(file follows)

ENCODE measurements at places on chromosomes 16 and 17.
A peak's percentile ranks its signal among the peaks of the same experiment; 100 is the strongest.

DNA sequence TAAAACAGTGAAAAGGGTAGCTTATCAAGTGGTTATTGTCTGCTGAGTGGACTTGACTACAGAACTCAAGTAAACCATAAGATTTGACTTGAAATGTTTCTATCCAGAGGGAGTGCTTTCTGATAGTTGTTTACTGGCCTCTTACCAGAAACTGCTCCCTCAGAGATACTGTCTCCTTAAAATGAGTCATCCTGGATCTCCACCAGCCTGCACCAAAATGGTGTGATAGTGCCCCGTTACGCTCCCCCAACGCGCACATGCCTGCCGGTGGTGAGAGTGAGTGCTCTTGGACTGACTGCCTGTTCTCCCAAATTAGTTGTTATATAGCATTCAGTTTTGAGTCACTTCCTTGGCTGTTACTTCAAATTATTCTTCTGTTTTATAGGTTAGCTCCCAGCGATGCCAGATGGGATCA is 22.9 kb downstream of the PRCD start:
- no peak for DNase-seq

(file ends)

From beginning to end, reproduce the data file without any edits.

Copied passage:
ENCODE measurements at places on chromosomes 16 and 17.
A peak's percentile ranks its signal among the peaks of the same experiment; 100 is the strongest.

DNA sequence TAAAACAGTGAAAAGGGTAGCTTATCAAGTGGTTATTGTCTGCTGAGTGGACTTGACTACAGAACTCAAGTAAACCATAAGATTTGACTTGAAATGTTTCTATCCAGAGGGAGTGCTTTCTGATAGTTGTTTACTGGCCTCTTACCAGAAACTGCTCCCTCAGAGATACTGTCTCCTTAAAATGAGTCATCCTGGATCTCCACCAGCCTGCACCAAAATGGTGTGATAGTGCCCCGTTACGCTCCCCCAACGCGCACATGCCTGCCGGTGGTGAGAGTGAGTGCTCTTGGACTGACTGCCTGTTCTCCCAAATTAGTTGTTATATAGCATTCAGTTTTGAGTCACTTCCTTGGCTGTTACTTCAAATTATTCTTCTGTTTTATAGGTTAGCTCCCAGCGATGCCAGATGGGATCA is 22.9 kb downstream of the PRCD start:
- no peak for DNase-seq